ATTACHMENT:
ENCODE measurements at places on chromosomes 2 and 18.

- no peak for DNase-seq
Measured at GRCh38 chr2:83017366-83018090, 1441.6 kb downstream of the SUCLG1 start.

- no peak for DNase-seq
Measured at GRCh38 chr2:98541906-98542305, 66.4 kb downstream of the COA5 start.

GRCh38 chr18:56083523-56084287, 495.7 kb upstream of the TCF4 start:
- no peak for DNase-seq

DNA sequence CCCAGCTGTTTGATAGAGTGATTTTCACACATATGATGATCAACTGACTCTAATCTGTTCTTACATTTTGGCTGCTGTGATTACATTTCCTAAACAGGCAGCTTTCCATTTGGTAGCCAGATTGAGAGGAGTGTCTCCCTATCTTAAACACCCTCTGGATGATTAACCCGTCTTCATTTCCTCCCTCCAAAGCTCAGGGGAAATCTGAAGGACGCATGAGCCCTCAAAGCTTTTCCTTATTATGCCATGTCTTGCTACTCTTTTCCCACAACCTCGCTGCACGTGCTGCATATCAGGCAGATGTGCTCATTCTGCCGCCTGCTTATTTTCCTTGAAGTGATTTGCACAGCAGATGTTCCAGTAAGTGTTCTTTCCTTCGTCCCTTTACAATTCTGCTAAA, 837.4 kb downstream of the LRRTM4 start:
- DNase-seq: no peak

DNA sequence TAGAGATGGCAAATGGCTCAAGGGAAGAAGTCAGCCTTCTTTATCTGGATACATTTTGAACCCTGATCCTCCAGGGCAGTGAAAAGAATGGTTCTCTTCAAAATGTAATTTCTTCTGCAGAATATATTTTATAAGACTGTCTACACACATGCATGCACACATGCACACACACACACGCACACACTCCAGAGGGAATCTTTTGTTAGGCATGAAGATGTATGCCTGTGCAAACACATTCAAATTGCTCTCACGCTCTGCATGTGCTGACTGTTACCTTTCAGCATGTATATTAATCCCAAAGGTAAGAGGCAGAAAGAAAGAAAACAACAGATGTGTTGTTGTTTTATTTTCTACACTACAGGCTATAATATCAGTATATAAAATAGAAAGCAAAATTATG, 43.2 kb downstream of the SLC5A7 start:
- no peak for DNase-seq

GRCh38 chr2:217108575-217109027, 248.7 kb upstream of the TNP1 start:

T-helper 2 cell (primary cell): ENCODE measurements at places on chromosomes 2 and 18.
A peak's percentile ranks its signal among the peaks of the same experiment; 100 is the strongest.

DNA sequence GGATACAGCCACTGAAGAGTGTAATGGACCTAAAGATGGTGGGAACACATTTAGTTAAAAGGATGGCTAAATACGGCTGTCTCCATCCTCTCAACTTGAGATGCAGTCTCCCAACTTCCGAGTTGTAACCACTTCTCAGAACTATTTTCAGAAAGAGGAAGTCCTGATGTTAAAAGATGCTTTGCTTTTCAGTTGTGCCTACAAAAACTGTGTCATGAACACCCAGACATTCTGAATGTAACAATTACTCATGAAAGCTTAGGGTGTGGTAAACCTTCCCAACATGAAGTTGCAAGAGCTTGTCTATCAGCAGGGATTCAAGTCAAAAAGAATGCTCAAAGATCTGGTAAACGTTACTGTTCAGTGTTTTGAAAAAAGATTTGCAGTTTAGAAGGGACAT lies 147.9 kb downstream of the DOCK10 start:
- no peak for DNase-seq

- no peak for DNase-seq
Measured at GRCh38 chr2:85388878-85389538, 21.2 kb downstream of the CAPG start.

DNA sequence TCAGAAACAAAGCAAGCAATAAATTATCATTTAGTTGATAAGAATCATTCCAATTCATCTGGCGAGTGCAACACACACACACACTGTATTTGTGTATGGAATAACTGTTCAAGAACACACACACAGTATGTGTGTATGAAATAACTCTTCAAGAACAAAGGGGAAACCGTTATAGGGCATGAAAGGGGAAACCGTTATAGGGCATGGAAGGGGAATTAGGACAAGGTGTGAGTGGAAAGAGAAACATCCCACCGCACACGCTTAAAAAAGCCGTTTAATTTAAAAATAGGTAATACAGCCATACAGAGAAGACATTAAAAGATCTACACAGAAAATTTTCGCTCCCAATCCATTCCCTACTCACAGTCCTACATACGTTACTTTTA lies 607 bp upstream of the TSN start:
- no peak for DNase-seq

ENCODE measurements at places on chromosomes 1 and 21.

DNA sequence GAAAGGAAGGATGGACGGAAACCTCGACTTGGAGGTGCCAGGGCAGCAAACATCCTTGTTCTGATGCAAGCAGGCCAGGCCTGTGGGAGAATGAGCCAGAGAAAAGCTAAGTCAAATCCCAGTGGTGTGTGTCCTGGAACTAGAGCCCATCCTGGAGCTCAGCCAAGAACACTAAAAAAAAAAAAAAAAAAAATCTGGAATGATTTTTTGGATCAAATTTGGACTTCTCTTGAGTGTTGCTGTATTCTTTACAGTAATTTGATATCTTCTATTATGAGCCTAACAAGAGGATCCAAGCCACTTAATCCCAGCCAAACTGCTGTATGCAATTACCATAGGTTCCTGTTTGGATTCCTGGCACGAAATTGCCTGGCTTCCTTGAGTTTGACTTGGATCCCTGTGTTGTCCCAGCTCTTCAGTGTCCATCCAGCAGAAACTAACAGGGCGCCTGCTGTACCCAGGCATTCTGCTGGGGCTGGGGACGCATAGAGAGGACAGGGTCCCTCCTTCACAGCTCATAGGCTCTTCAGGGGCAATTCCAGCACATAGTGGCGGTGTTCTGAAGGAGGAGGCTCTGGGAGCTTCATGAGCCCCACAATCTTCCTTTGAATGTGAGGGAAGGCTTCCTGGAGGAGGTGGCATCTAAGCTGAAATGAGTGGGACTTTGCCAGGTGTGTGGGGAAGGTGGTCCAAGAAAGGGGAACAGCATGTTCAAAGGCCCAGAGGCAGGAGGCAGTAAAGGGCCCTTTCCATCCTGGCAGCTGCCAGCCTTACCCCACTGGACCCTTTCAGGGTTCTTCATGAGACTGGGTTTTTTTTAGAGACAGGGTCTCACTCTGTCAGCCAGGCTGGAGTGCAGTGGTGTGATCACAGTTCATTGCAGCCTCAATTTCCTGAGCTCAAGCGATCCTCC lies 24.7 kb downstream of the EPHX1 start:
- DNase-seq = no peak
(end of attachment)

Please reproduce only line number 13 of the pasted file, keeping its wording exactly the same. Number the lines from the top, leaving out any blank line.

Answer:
T-helper 2 cell (primary cell): ENCODE measurements at places on chromosomes 2 and 18.